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Transcript of OP ART
What-Definition & Media
Why-Goals of Movement
Origins: What were the "Big Questions"?
The Father of Op Art
How Op Art Works Continued...
Legacy of Op Art
During the golden years of Op art, the "mod look" was the latest fashion trend. A time where bob haircuts were in and miniskirts were on the rise.
How Op Art Works
Table of Contents
The Mother of Op Art
Movement in Squares, 1961
Cataract 3, Bridget Riley, 1967
There have been many reproductions of "Zebras" and its very difficult to validate their authenticity. This series is considered the turning point of his career; when he evolved into optical art. Many consider Vasarely's Zebra, 1937 to be the very beginning of Op art.
Blaze, Bridget Riley, 1964
5Ws of Movement
Positive & Negative Space
Op art is a form of abstract art that gives the illusion of movement on a 2-dimensional surface by using precise patterns and colors, or utilizing conflicting patterns that emerge and overlap
Commonly used Media:
- Gouache on cardboard
- Oil or acrylic paint on canvas
- Screen print on paper
-Flourished in late 1950's to early 1960’s
- The catalyst of the movement's success was 1965, when the Museum of Modern Art exhibited the movement in:
The Responsive Eye
. This was when
coined the name Op art
- To produce effects that confuse, fool and excite the eye along with creating an illusion of movement
- Hope to attract wide public and integrate modern art into society in a new way
- abstract patterns with a contrast of foreground and background (positive & negative space), it is often produced in black and white shades for maximum contrast
- utilizes colour groupings which affected the spaces between them to produce fleeting glimpses of other colours and enhances the optical illusion
Perception is Relative
Origins of Op Art
Bauhaus Art - Geometric Form
Kinetic Art - Movement
The "Big Question"
Bauhaus was an applied art and architectural school in Germany.
The style employed the use of geometric shapes, and abandoned teacher student relationships for more open environment for all artists.
Kinetic art was inspired by the Dadaism, with Marcel Duchamp's "Bicycle Wheel" in 1913 and dealt with real or illusionary motion.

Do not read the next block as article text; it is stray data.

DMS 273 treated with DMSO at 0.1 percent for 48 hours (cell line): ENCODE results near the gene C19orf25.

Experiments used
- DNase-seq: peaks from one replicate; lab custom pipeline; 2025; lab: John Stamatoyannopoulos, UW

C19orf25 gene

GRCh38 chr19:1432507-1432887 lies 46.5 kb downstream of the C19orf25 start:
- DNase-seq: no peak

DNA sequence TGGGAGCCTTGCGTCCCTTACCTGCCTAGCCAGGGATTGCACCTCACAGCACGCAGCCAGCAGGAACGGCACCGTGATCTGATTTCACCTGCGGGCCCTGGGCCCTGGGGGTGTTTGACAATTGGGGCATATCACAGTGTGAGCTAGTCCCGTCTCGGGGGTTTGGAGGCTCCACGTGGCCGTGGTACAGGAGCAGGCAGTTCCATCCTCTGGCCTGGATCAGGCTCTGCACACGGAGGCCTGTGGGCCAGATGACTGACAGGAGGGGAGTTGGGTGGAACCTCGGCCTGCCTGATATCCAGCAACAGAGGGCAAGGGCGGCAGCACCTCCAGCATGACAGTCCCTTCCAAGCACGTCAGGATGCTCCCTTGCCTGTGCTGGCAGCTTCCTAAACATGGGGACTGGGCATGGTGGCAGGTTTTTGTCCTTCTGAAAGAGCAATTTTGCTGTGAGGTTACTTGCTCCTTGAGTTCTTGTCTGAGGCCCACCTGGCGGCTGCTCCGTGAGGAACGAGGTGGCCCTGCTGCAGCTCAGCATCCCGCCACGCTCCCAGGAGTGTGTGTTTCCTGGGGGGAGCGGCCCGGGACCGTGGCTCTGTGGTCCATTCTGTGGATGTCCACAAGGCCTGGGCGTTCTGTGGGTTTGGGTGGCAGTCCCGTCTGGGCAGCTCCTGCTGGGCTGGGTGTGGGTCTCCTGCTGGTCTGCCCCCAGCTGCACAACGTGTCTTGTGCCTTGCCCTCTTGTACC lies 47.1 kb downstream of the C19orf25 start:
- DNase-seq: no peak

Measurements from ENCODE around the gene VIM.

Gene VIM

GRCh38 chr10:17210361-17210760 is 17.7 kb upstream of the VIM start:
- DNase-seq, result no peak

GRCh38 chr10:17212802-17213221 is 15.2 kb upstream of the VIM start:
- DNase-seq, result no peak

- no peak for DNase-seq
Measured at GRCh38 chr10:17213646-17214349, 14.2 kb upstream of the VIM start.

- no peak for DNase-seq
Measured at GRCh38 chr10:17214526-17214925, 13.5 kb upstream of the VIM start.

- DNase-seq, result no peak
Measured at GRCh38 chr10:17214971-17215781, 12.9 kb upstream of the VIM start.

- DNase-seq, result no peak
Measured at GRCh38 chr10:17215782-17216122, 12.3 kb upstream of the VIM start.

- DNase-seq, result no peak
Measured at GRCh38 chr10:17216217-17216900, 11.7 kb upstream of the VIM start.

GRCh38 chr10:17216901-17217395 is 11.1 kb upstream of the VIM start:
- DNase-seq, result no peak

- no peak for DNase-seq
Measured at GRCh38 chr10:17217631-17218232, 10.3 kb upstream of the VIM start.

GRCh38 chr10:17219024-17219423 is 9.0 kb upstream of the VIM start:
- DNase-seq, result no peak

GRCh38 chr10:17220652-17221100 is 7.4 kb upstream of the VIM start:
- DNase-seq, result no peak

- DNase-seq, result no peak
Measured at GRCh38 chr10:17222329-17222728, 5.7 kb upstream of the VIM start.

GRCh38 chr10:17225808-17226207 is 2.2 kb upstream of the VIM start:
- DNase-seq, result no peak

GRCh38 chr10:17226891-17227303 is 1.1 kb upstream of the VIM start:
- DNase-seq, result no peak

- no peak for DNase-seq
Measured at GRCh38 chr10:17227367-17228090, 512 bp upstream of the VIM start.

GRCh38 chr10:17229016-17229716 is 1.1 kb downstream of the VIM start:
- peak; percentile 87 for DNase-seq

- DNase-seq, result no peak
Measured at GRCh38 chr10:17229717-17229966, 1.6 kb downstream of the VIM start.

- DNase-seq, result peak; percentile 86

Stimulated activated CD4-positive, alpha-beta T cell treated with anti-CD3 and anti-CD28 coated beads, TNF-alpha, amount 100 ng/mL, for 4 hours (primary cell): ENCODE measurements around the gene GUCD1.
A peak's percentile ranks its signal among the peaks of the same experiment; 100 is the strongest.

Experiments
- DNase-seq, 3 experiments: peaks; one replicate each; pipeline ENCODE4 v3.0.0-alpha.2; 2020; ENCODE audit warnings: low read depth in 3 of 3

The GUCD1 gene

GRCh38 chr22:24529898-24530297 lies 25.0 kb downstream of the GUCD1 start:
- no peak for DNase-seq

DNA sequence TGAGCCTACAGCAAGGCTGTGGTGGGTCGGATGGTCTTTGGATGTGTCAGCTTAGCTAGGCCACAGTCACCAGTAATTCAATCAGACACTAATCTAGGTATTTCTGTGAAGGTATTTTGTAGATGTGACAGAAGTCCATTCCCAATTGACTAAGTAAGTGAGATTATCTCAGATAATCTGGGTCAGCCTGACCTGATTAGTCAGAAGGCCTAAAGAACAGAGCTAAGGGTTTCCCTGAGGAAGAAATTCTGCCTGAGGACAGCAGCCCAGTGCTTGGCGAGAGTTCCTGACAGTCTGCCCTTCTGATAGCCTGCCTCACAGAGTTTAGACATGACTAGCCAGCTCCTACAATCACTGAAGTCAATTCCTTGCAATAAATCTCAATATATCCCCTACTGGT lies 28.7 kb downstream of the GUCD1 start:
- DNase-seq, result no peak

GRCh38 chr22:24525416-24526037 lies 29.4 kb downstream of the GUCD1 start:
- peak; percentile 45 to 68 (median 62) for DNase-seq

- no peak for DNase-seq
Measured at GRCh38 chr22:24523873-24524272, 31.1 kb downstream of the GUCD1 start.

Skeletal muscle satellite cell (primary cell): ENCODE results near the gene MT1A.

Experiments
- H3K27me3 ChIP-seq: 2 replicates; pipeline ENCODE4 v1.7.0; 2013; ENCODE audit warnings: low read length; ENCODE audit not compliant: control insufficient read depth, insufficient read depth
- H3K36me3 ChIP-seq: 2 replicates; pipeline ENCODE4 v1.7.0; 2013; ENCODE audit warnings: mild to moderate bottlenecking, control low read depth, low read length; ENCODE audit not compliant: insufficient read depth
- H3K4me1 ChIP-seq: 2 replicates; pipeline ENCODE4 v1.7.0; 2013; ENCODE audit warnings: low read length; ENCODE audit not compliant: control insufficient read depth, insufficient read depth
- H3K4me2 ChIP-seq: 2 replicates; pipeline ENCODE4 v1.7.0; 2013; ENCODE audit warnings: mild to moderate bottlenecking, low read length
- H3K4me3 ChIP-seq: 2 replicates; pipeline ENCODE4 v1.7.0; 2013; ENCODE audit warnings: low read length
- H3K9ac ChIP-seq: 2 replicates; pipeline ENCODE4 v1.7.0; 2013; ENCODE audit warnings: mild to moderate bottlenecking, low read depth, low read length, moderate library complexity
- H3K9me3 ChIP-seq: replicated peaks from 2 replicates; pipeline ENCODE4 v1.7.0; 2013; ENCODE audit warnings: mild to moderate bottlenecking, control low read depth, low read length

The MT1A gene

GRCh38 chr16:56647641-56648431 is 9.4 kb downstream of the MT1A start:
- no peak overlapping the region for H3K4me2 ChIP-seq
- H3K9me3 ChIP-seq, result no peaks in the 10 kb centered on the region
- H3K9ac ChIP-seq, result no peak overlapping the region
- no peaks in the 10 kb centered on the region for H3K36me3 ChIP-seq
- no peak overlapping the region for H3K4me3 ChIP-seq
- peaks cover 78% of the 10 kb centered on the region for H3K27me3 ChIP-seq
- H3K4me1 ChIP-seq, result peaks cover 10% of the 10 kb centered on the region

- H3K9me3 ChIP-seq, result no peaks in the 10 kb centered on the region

This brought new life from traditional static art and opened doors to the potential of what art can be. Artists like Jean Tinguley began creating mechanical movement often shown as a kinetic sculpture
However, by the mid-1960s Kinetic art had reached its peak. This lead to the question "How to create motion on a 2D plane?"
Hence, artists like Victor Vasarely and Bridget Riley whom were apart of this movement had a profound interest in experimenting with the visual capabilities of op art.
Vasarely was a medical student until 1927, when he decided to pursue art at Muhely Academy in Budapest; the centre for Bauhaus teachings.
Created the art programming language known as “alphabet plastique” (fine arts alphabet), which was a grid system that combined with shapes and 20 hues to create an infinite number of compositions.
Alphabet VB, 1960
Bicycle Wheel, 1913
"Focusing isn't just an optical activity, it is also a mental one."
- Bridget Riley
A lot of the success of Op art is dependent on the artist’s precision in the contrast of light and dark in their art work as well as the context.
When light enters the eye, it focuses on at the back layer of our eye known as the retina consists of receptors.
Op art revolved around fooling our perception .
The aim of Op art was to create motion that existed on a 2D plane.
The creation of these illusions would alter the viewer's reality, since they provide an alternative reality where motion exists without actual "motion".
Op art wanted people to look at it in a revolutionary new way, not only in the context of motion of 2D but also having putting the context of art into everyday society.
The style was to be bold, but simplistic; hence the geometric patterning of Op art perfectly complimented the trend. Op art was the newest craze and it appeared everywhere; from advertisements, design, furniture and of course fashion.
The Disappearance of Op Art?
Op Art began losing popularity in the later 60s as the geometric appeal gave way to natural floral prints and nude colors. However, the art movement continues to impact us today, especially in fashion.
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Bridget Riley studied at the Royal College of Art in 1952 – 1955. There, her studies were mainly on life drawing and black and white shades.
In 1960, she took a part time teaching career at Hornsey College of Art, where she began her first Op art paintings in black and white.
Riley’s paintings got International notice when she exhibited along with Victor Vasarely and other Op artists in 'The Responsive Eye' Exhibit at MoMA.
Riley introduced colour in her work in 1967 and in her paintings of the late 1960s and 70s she became mainly concerned with the visual and emotional response to colour.
Zing 1, 1971
M C Escher